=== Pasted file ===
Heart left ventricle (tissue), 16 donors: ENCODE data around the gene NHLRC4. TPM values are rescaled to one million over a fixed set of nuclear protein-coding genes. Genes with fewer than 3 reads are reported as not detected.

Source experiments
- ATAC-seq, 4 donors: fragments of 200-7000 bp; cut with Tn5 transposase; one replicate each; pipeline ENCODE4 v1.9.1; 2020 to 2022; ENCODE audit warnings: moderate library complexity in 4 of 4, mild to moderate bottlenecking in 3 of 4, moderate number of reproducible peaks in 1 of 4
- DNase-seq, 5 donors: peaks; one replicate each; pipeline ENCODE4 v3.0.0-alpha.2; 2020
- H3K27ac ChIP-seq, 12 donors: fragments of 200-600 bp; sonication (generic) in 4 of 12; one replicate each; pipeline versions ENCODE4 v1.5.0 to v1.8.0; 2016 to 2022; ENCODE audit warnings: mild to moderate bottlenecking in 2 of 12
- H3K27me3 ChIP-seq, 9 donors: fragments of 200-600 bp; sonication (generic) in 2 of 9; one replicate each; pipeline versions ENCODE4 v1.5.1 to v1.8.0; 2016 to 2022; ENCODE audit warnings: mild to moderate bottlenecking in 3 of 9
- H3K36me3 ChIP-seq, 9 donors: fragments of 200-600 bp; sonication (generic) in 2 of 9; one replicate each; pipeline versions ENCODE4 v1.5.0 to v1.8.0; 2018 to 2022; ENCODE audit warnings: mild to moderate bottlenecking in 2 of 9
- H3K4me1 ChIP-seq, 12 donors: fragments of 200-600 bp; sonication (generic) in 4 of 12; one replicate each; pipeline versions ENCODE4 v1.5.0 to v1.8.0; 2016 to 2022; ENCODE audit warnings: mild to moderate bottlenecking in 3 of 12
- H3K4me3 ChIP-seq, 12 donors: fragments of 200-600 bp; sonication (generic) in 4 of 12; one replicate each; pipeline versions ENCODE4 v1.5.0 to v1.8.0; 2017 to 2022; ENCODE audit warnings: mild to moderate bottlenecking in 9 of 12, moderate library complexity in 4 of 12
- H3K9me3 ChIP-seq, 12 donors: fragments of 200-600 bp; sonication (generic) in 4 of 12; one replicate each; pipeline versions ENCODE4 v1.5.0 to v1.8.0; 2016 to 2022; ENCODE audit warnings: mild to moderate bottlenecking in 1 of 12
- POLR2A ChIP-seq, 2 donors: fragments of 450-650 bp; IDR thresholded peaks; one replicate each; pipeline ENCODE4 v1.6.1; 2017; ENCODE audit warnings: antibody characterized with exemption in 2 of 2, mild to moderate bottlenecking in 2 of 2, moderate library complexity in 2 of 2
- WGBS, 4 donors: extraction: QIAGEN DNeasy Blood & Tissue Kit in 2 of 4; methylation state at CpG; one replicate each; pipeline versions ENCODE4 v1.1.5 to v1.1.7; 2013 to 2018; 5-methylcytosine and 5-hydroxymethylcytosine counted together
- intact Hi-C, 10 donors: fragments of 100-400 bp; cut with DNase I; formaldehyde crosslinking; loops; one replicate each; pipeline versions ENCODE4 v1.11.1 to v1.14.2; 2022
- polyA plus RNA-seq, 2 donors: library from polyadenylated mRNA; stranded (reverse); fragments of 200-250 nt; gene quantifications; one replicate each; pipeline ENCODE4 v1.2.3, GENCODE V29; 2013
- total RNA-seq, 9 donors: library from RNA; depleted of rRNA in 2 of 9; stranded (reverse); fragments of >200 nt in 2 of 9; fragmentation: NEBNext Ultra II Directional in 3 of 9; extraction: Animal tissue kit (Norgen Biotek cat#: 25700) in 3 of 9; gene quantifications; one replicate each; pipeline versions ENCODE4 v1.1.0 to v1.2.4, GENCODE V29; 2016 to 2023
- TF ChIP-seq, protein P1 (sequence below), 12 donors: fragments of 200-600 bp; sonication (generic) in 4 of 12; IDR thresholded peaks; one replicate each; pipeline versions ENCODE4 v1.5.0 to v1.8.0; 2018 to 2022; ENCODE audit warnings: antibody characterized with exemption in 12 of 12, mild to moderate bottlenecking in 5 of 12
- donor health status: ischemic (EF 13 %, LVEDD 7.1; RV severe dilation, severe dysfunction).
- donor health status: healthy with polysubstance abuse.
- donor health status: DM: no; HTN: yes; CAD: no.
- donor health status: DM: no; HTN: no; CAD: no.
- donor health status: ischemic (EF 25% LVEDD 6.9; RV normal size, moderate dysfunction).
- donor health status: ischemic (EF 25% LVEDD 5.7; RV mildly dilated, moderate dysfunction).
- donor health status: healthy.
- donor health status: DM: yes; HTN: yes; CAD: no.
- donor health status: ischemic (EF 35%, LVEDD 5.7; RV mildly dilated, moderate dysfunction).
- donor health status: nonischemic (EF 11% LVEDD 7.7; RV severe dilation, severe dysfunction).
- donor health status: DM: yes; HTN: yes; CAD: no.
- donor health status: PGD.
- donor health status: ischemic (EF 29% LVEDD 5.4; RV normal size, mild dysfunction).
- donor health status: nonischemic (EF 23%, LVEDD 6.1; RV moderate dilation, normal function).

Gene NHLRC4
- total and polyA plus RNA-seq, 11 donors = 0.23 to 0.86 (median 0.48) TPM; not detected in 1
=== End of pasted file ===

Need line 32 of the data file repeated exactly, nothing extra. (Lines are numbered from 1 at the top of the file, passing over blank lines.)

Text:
- total and polyA plus RNA-seq, 11 donors = 0.23 to 0.86 (median 0.48) TPM; not detected in 1